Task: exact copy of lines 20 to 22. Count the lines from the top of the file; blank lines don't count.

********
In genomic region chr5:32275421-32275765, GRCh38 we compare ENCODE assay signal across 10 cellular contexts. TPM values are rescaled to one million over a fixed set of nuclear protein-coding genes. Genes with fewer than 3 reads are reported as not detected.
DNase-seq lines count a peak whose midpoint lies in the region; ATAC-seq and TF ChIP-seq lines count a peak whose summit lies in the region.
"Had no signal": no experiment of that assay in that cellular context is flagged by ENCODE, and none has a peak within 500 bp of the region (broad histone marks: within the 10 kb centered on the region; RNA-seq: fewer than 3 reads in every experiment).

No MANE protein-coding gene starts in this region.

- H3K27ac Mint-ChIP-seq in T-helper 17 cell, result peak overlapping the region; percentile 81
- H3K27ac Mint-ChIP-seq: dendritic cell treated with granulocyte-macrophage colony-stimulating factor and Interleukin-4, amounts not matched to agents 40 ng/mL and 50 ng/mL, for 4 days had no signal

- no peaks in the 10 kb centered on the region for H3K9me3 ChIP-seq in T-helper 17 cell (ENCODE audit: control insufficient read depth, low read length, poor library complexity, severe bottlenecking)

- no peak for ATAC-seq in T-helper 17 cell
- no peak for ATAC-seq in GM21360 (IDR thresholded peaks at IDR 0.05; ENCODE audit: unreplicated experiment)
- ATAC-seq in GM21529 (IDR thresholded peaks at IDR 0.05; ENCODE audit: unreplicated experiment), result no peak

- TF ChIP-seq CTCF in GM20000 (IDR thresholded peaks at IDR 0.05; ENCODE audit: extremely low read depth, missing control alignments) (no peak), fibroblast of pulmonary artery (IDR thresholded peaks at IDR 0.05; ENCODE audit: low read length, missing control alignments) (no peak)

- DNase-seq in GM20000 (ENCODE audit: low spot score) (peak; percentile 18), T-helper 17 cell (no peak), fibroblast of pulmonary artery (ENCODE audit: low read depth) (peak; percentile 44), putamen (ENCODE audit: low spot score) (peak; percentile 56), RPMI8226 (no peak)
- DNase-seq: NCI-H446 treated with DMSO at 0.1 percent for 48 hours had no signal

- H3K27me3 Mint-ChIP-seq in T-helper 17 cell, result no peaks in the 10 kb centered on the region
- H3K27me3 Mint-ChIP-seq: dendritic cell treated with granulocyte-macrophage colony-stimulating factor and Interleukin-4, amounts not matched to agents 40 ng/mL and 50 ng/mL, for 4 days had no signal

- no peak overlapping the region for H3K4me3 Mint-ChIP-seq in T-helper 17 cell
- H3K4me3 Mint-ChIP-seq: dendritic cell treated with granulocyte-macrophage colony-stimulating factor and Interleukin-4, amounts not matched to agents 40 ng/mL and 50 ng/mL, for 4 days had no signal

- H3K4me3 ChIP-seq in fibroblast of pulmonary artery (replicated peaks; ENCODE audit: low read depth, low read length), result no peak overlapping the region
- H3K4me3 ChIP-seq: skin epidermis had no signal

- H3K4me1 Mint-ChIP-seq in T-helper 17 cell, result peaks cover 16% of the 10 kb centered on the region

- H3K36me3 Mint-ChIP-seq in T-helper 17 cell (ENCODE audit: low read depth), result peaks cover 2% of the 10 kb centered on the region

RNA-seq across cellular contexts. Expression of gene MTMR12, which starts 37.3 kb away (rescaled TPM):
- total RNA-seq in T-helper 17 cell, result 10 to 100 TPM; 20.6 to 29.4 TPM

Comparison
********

- H3K4me1 Mint-ChIP-seq in T-helper 17 cell, result peaks cover 16% of the 10 kb centered on the region

- H3K36me3 Mint-ChIP-seq in T-helper 17 cell (ENCODE audit: low read depth), result peaks cover 2% of the 10 kb centered on the region

RNA-seq across cellular contexts. Expression of gene MTMR12, which starts 37.3 kb away (rescaled TPM):